International Student Guide: Organising Your University Life
22 March 2018
Once the scary bit of getting here is out the way, you can begin to settle in and enjoy your new life as a university student. Here, we list the things you’ll need to organise in your first couple of weeks, including registering on your course, opening a bank account and getting sorted with a new phone that works in the UK.
You’ve made it to the UK, have the keys to your accommodation and your bags are unpacked – so the hard part of your big university move is officially over. But before you head out to see the sights, there are still several things you need to organise to make sure you’re ready for the start of term.
In this guide, we cover the basics of organising your student life, including how to register on your course, open a bank account and use your phone to make international calls. Use the links provided to navigate to the section that’s relevant
- Registering on Your Course and Attendance Information
- Opening a Bank Account in the UK
- Using Your Phone and International Calling
Registering on Your Course and Attendance Information
As part of their agreement to sponsor your student visa, UK universities are obliged to pass details of your course registration and attendance record to the Home Office. This is to ensure that your visa is being used properly to allow you to study.
For this reason, it’s absolutely vital that you register on your course within the deadline stated on your Confirmation of Acceptance for Studies (CAS), which you’ll receive as part of your visa sponsorship agreement with the university. If you miss this deadline and fail to register on your course, you may not be allowed to begin your studies.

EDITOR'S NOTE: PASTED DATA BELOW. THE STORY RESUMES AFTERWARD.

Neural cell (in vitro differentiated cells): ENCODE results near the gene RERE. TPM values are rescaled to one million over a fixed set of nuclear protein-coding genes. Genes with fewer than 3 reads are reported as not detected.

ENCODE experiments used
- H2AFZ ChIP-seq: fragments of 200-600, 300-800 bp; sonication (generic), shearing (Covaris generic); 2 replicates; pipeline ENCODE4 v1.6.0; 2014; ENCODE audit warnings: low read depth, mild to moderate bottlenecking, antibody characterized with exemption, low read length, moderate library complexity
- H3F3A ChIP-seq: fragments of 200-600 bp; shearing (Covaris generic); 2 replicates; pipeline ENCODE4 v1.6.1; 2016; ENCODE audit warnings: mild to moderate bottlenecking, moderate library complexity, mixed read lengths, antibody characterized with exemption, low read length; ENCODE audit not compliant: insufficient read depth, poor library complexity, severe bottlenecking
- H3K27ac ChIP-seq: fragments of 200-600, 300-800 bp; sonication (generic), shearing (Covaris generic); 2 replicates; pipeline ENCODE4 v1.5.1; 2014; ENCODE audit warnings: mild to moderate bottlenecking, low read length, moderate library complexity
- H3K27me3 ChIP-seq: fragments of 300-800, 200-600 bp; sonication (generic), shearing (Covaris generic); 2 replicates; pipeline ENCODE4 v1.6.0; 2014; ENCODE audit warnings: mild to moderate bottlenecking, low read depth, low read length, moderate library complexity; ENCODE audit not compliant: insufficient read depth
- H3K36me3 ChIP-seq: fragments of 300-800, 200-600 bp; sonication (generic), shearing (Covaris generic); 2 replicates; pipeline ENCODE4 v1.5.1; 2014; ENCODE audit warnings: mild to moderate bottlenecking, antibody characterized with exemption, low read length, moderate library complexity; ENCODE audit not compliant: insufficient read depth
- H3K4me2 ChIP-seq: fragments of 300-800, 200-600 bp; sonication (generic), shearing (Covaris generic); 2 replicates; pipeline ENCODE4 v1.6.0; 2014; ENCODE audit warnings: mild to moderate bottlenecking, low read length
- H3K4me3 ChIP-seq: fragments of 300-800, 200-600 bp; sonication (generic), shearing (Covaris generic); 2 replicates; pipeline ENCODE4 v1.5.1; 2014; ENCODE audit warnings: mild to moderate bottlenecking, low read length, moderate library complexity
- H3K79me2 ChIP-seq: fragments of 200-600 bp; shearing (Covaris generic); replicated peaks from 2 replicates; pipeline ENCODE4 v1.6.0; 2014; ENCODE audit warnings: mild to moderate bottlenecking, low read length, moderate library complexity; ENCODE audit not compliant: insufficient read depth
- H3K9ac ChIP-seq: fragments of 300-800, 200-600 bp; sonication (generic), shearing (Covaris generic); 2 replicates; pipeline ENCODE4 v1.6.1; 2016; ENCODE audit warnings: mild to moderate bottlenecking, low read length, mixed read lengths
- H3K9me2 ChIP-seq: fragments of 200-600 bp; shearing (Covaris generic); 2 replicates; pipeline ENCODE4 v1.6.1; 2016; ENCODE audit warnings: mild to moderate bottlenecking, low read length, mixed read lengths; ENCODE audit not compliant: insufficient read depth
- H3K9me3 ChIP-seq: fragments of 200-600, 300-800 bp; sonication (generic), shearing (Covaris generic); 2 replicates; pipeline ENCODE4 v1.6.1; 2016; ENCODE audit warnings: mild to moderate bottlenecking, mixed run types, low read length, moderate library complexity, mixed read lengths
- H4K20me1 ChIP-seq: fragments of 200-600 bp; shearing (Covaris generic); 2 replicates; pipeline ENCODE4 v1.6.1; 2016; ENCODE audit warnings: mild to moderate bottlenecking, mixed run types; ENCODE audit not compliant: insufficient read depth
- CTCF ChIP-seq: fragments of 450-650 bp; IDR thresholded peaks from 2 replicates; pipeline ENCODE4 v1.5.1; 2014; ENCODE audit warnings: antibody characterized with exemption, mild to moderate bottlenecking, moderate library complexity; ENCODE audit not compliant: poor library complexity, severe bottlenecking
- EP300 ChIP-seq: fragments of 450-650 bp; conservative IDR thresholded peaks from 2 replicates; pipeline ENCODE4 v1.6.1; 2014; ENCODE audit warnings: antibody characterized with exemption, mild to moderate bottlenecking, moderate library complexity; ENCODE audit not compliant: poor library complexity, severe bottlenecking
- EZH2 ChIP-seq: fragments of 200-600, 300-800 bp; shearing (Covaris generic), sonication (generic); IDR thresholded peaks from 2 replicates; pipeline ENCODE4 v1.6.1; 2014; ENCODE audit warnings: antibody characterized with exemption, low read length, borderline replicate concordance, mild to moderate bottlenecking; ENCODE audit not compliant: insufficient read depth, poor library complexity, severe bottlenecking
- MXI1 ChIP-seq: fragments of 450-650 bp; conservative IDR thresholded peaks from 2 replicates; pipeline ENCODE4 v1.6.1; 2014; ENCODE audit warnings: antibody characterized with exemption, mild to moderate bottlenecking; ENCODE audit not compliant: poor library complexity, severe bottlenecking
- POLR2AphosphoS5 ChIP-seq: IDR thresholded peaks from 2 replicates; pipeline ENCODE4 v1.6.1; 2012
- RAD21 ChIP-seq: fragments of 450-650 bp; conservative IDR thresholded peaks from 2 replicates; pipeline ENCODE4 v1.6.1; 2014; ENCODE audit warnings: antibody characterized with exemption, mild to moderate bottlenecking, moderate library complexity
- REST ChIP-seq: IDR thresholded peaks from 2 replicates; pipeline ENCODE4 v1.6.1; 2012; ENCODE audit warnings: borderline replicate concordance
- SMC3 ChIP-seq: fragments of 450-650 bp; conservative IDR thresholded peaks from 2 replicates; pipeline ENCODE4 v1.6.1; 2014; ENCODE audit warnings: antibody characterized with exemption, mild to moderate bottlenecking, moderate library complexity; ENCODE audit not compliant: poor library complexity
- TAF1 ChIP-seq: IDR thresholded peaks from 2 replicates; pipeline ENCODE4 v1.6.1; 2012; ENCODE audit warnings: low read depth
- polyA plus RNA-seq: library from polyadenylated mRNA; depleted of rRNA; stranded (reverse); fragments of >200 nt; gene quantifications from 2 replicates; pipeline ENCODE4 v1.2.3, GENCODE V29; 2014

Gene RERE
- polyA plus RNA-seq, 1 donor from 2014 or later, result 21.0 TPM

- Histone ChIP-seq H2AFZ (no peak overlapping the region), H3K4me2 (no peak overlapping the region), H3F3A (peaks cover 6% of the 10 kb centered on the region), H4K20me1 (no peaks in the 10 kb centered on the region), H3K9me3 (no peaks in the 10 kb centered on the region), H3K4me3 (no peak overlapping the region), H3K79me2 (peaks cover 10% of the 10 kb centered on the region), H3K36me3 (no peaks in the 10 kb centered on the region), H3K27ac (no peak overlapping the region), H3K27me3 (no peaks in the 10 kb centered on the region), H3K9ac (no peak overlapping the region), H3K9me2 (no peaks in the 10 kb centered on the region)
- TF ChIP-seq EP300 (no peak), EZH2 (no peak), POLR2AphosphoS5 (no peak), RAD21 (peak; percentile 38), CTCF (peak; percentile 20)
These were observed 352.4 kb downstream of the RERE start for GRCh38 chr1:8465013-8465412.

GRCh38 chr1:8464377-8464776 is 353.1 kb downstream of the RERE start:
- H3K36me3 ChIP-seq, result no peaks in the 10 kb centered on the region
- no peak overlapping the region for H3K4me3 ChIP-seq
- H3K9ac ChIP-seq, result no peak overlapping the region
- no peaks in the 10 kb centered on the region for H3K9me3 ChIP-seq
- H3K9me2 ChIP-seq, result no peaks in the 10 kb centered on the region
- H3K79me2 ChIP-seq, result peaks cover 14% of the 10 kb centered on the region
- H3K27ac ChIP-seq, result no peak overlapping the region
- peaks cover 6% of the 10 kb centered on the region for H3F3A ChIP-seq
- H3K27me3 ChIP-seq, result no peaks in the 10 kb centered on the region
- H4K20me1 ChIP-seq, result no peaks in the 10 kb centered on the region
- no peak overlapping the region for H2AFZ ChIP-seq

When registering on your course, make sure you take details of your student visa with you, as this is needed for the university to carry out a Right to Study Check – confirming your right to register on the course. You should also take your passport with you, as well as any other information and paperwork stipulated on the CAS course registration criteria.
Once you’ve registered, you can enrol on the different modules of your course – something the registration team should be able to help with. From here, you’ll normally receive a student ID card which grants you access to specific areas of the university, including the library. This can also be used to help with other things, such as an opening a bank account or buying a student discount card.
Opening a Bank Account in the UK
Opening a UK bank account is the safest and easiest way to manage your money as an international student. When you open a current account with a UK bank, you’ll normally be given a debit card to let you withdraw cash or pay for items, as well as an online banking service that makes it easy to manage your finances.
To open a bank account in the UK, you’ll need the following documents:
- Your passport and national ID card (EU students) or Biometric Residence Permit (non-EU students).
- A Statement of Student Status, provided by the university after you’ve successfully registered on your course.